Science as Inquiry
As a result of activities in grades K-8, all students should develop:
- Abilities necessary to do scientific inquiry
- Understandings about scientific inquiry

Physical Science
As a result of their activities in grades K-8, all students should develop an understanding of:
- Properties of objects and materials
- Position and motion of objects
- Light, heat, electricity, and magnetism
- Properties and changes of properties in matter
- Motions and forces
- Transfer of energy

Life Science
As a result of their activities in grades K-8, all students should develop understanding of:
- The characteristics of organisms
- Life cycles of organisms
- Organisms and environments
- Structure and function in living systems
- Reproduction and heredity
- Regulation and behavior
- Populations and ecosystems
- Diversity and adaptations of organisms

Earth and Space Science
As a result of their activities in grades K-8, all students should develop an understanding of:
- Properties of earth materials
- Objects in the sky
- Changes in earth and sky
- Structure of the earth system
- Earth's history
- Earth in the solar system

Science and Technology
As a result of activities in grades K-8, all students should develop:
- Abilities to distinguish between natural objects and objects
   made by humans
- Abilities of technological design
- Understandings about science and technology

Environmental Science
As a result of activities in grades K-8, all students should develop understanding of:
- Personal health
- Characteristics and changes in populations
- Types of resources
- Changes in environments
- Populations, resources, and environments
- Natural hazards
- Risks and benefits
- Science and technology in society

History and Nature of Science
As a result of activities in grades K-8, all students should develop understanding of:
- Science as a human endeavor
- Nature of science
- History of science

The state of Maryland is engaged in an ongoing process of developing and refining a dynamic set of scientific standards. The goal of these standards is to equip students with a rich body of knowledge, as well as to foster the development of critical scientific thinking skills. To measure how schools were meeting this goal the state created the Maryland School Performance Assessment Program or MSPAP. This test is designed to measure performance in Maryland schools. It focuses on:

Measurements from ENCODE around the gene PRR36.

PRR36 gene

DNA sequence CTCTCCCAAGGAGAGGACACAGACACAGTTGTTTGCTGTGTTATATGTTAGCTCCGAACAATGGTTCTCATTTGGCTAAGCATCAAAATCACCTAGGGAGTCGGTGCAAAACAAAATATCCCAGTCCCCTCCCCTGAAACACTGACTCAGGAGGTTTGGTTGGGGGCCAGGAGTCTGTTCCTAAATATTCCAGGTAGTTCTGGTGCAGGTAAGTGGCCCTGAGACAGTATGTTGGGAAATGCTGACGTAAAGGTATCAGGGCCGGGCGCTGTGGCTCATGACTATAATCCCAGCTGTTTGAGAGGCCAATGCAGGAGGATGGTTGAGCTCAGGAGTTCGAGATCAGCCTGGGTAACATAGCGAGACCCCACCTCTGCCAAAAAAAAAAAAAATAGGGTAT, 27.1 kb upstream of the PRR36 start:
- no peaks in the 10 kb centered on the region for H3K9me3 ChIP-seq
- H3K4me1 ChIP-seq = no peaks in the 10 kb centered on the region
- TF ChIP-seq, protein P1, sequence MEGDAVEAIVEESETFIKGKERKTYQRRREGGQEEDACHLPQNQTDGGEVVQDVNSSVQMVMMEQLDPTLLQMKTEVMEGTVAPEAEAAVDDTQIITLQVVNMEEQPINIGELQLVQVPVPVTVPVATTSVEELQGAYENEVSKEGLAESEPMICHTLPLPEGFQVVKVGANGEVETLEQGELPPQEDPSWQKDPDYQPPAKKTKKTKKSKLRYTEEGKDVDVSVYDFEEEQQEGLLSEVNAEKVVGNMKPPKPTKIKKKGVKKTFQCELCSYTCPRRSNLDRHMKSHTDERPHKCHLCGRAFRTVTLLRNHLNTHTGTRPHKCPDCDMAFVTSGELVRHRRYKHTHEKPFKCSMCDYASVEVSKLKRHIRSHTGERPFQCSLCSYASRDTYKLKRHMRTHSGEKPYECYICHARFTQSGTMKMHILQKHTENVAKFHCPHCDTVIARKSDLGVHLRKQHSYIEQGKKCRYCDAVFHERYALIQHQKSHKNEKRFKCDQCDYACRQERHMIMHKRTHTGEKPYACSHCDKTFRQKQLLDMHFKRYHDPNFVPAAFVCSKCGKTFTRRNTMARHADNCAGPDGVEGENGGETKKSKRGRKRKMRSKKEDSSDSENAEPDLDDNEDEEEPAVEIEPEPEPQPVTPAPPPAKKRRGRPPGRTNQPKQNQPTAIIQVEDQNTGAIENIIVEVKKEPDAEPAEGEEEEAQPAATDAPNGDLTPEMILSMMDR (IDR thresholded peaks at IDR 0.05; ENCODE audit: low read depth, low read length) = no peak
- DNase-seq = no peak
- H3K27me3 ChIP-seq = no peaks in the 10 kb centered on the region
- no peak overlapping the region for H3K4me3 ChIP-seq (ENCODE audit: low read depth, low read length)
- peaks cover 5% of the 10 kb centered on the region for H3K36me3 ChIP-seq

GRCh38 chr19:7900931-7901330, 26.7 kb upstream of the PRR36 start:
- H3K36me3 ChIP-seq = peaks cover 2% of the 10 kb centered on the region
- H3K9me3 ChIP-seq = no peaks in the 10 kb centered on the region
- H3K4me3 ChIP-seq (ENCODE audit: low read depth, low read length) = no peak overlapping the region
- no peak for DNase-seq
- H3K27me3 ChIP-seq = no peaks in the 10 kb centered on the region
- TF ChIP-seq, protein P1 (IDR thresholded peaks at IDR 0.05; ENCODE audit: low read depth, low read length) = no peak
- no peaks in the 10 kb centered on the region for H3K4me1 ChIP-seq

- How well students solve problems cooperatively and    individually.
- How well students apply what they have learned to real    world problems.
- How well students can relate and use knowledge from    different subject areas.

MAIN AREAS MEASURED ON MSPAP (Adapted from "School Improvement in Maryland" http://www.mdk12.org/mspp/index.html)

Concepts of Science
Students will demonstrate their acquisition and integration of major concepts and unifying themes from life, physical, and earth/space sciences.

Nature of Science
Students will demonstrate the ability to interpret and explain information generated by their exploration of scientific phenomena.

Habits of Mind
Students will demonstrate ways of thinking and acting inherent in the practice of science.

Students will demonstrate positive attitudes toward science and its relevance to the individual, society, and the environment and demonstrate confidence in their ability to practice science.

Processes of Science
Students will demonstrate the ability to employ the language, instruments, methods, and materials of science for collecting, organizing, interpreting, and communicating information.

Applications of Science
Students will demonstrate the ability to apply science in solving problems and making personal decisions about issues affecting the individual, society, and the environment.

Chesapeake: A Bay Trippers Adventure is broadcast by MPT's K-12 Educational Video Service.
Click here to check the schedule.